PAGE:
How MCP is educating investors about Puerto Rico to raise capital for projects that could transform the island.
The JTC Impact Medallion Program recognizes impact fund managers and industry stakeholders who embrace best practices in security, transparency, and compliance. In this series, we’ll showcase Impact Medallion recipients and how they’re leading the way on Impact & ESG.
While Opportunity Zones have helped drive investment to communities throughout the country, some areas have had to work harder in order to gain investment. This is particularly true in Puerto Rico, which offers both tax advantages and the opportunity to create real impact. Unfortunately, many investors – even those on the island – are unaware of Puerto Rico’s OZ status and the types of meaningful projects that can be funded through the OZ program, making education and fundraising a particular challenge that one fund is determined to take on.
Monllor Capital Partners LLC (MCP) was founded in 2018 by Jose A. Torres as a minority-owned alternative asset management and advisory firm based in Puerto Rico. Its mission is to make and facilitate tax-advantaged private equity investments in Puerto Rico following Environmental, Social, and Governance (ESG) guidelines. In 2021, MCP launched the Puerto Rico Opportunity Zone Fund (PROZ), a private equity fund focused on investing in renewable energy, sustainable businesses, and infrastructure in Qualified Opportunity Zones throughout Puerto Rico.
We spoke to Managing Partner and Founder Jose A. Torres about the advantages of OZ in Puerto Rico, the challenges of educating the public about the island’s Opportunity Zones, and seeing Impact/ESG as more than just an asset class.
The PROZ fund is dedicated to making investments only in Puerto Rico. Since 95% of the island falls within an Opportunity Zone (a fact many readers may not realize), is it important for those with ties to the island to direct investment there in order to demonstrate the value and positive effects OZ investment can have in Puerto Rico?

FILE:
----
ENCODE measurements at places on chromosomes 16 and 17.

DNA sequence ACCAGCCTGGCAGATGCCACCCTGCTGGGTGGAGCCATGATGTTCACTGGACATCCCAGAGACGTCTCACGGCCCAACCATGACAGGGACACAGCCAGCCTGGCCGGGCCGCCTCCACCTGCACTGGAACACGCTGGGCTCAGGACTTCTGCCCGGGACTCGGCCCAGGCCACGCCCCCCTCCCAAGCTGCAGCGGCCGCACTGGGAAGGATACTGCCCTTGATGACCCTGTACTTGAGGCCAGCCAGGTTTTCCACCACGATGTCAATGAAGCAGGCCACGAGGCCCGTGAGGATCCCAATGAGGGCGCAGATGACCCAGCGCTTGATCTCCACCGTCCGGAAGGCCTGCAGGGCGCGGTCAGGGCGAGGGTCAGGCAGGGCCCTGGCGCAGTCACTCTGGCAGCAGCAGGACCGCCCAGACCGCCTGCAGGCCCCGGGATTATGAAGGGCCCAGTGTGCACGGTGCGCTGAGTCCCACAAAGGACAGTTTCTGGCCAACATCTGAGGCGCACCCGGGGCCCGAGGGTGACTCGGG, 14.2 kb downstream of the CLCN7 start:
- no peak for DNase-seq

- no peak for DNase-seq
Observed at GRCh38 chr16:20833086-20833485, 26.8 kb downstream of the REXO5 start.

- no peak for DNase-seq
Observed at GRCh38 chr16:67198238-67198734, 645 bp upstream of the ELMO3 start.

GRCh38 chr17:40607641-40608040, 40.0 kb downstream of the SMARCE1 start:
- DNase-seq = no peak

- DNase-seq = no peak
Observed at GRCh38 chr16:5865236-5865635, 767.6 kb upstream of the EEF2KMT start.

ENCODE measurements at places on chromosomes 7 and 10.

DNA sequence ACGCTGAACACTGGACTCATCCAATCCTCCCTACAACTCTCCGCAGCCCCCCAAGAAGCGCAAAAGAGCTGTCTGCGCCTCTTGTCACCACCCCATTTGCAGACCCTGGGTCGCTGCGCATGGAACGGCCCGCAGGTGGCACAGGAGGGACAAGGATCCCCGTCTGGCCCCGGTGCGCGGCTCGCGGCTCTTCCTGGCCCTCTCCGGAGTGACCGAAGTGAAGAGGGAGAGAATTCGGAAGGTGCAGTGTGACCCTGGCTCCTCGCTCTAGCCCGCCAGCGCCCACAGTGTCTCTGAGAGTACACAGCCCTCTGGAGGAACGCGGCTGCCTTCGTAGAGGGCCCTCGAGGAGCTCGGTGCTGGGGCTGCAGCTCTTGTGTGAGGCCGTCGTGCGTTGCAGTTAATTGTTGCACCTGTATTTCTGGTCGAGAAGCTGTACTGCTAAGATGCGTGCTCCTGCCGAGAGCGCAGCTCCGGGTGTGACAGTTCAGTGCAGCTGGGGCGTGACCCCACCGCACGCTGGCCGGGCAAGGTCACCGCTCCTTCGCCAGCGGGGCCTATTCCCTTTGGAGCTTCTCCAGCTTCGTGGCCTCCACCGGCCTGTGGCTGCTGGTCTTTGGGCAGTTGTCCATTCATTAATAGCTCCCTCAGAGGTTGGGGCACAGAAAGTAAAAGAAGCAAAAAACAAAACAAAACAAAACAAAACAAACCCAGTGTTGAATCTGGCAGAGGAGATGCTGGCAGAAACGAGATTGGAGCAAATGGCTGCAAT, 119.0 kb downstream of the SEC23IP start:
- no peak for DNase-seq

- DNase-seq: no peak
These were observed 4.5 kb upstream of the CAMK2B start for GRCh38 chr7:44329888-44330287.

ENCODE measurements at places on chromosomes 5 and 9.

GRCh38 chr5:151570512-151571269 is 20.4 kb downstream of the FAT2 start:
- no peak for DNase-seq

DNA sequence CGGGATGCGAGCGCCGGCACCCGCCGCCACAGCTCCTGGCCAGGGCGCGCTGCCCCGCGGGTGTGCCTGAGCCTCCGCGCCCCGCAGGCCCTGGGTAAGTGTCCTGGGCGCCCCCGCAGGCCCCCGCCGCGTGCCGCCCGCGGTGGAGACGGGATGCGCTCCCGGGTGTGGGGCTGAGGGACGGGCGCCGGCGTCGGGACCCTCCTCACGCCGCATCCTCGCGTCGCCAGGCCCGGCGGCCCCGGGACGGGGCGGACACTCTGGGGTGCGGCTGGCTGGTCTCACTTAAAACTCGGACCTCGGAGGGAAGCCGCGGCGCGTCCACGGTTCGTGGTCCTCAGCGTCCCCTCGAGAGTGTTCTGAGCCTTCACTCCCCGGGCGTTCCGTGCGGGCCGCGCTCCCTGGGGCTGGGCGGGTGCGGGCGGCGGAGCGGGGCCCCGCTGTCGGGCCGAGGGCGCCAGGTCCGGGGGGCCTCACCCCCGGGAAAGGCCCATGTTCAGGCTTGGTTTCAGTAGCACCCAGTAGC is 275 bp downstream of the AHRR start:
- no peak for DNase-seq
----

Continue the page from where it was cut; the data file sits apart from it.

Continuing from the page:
Torres: Absolutely. We need more of the diaspora to look at investing in Puerto Rico. If you look at the latest report from EIG on the impact of the Opportunity Zones Program, you see great success across the USA based on the amount of capital invested and number of Opportunity Zones impacted.
However, this has not been the case in Puerto Rico (we are not even included on the map in the report). At Monllor Capital, we are trying to change that with the Puerto Rico Opportunity Zone Fund. We are not just investing capital; we are also bringing awareness and facilitating investments by others.
We want to see more QOFs and alternative managers investing in PR to create a robust alternative investment sector on the island. We need more QOFs, managers and investors to take the time and investigate the investment opportunities in Puerto Rico. The opportunities for tax-advantaged investments in Puerto Rico go beyond Opportunity Zones. Act 60, known as the Incentives Code, provides for many additional tax incentives for investors and companies alike. We recently launched MasCap, LLC, a Puerto Rico private equity fund under Act 60 focused on real estate and infrastructure.
Monllor Capital Partners has made investments in renewable energy storage equipment and aquaponic farming. Has your involvement in these investments increased your awareness about energy and food sovereignty issues? What are some things you didn’t know going in that you understand now?
Torres: Our original investment thesis was to invest in renewable energy projects and infrastructure. But after a year of structuring the fund while we waited for the local Opportunity Zone law to be passed and regulations to be issued, we noticed that the biggest need and most active market for renewable energy was the residential and commercial space.